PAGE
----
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Luke Clements described the judgment as "chilling" - Carers UK Forum

Luke Clements described the judgment as "chilling"

Discuss news stories and political issues that affect carers.
Appeal court ruling clears way for councils to cut social care servicesKensington and Chelsea acted lawfully in withdrawing care for former ballerina despite unchanged circumstances, say judges
Local councils have been given the green light by the courts to cut social care services to elderly and disabled people previously assessed by law as needing them.

In a test case involving care support for a woman who was one of Britain's leading ballerinas, the appeal court ruled that Kensington and Chelsea council in west London acted lawfully and reasonably in withdrawing some services to save money.

The judgment could affect services to hundreds of thousands of vulnerable adults, including care at home, meals-on-wheels, escorted transport and places at day centres.
read in full here
That is a disgrace.
How humiliating for the poor lady,and very worrying for the future for disabled and elderly people.
Just sent email here.

letters@guardian.co.uk
It's shocking and very worrying.
The judgment, by Lords Justice Rix and Wilson and Sir David Keene, says the council acted "cautiously and generously" in seeking to accommodate McDonald's needs and wishes and reached a reasonable decision.

"The evidence is that the use of pads in circumstances such as those which afflict Ms McDonald is a widespread, satisfactory and accepted practice. Although it does not suit Ms McDonald's preferences, and it cannot make for perfection in a difficult situation, it provides safety and a large degree of independence and autonomy."
I have to disagree with this statement, although it is common practice to solely use incontinence pads at night lying in a urine or faeces-stained pad can lead to bedsores, it can also lead to complete loss of urinary and faecal continence, it is not hygenic and it can be hardly be considered dignified, widespread and accepted it may be, satisfactory it is not.
My dad used a sheath and a legbag at night - is there not something similar for a woman to use? Coloplast have female catheters which can be used by the person themselves so that they can self-catheterise (our neighbour who was a wheelchair user did this). I can see the councils's point - that is very expensive to have someone stay all night in case she needs to pee. What is the problem with using a pad?

Eun
I have just listed some of the problems with using a pad all night, lying in a urine- and/or faeces-soaked pad rapidly causes a breakdown in tissue, particularly a problem in those who score high on the Waterlow Score, using pads without changing them for several hours is very far from ideal, Grade 4 pressure sores are extremely difficult to heal and can be life-threatening causing death due to infection.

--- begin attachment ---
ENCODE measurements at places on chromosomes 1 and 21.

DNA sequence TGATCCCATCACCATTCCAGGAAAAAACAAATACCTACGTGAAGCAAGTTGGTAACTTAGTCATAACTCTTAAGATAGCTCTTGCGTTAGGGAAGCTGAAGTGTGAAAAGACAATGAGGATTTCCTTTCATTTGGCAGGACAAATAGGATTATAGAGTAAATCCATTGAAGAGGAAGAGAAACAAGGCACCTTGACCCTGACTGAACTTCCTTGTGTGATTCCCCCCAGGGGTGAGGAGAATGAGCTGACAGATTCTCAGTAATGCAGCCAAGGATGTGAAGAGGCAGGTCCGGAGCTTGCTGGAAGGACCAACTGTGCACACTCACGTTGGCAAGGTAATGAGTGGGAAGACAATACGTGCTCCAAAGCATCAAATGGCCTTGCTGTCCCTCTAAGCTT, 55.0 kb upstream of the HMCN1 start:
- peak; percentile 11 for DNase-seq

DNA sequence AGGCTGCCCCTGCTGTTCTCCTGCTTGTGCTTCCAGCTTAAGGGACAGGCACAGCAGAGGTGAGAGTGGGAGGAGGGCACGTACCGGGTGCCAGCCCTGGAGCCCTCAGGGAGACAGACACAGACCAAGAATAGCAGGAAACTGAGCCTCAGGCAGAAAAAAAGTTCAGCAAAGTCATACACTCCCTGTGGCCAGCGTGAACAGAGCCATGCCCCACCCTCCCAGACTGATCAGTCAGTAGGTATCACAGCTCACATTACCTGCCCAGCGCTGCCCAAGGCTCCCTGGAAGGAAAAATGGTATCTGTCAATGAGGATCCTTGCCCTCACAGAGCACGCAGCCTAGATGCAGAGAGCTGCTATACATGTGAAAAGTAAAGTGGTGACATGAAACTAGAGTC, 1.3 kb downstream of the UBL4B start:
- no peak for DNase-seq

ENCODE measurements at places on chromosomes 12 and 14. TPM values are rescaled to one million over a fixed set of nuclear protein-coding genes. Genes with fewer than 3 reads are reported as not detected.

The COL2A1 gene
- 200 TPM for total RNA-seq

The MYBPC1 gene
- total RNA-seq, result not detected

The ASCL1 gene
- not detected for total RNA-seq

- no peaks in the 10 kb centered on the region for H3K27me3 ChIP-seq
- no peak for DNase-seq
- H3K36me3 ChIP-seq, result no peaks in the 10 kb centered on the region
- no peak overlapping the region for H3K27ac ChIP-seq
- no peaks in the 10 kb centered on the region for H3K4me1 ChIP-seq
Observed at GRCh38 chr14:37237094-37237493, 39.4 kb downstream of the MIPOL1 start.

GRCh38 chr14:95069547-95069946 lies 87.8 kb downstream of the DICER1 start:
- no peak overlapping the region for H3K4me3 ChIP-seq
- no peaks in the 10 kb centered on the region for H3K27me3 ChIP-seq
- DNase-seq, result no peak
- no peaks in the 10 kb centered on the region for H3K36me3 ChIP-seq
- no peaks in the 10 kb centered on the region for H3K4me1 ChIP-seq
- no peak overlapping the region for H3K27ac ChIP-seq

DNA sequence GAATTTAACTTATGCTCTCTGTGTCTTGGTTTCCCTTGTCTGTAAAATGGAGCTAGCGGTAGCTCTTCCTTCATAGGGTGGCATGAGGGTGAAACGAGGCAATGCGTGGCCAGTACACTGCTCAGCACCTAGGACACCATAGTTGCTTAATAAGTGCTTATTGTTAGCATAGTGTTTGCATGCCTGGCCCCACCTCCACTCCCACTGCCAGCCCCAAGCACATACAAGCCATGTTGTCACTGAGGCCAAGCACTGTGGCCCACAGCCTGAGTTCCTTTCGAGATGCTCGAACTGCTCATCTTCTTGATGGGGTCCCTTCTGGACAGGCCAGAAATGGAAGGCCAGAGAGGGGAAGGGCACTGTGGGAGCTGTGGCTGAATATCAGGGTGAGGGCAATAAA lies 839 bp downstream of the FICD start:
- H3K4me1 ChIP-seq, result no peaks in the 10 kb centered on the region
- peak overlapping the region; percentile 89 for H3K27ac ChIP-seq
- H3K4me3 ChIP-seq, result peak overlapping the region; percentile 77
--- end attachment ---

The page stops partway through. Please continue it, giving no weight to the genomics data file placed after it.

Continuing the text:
As I said there are alternatives to pads - such as self-catheterisation. More expensive than pads but a lot cheaper than the expense of having a care worker there all night. Overnight care should surely be kept for those in the most need eg living alone and on ventilation as an example.

Eun
Surely there is a point where if she cant pay for her own care around the clock, we have to say that a nursing home is a more reasonable and cost effective option? I mean costs have to be taken into account - there isnt an unlimited budget, is there?.
As I said there are alternatives to pads - such as self-catheterisation. More expensive than pads but a lot cheaper than the expense of having a care worker there all night. Overnight care should surely be kept for those in the most need eg living alone and on ventilation as an example.

Eun
She lives alone and it may well be that self-catheterisation is not an option for her, she has had a stroke, she was certainly deemed as in need of a night carer until funding became an issue. And what right has anyone here to suggest what would be appropriate for her?

There are also the small matters of choice, not everyone wishes to self-catheterise, independence and dignity and the impact of this judgement on other users of services who may find that they no longer qualify for the services which they were once deemed to need.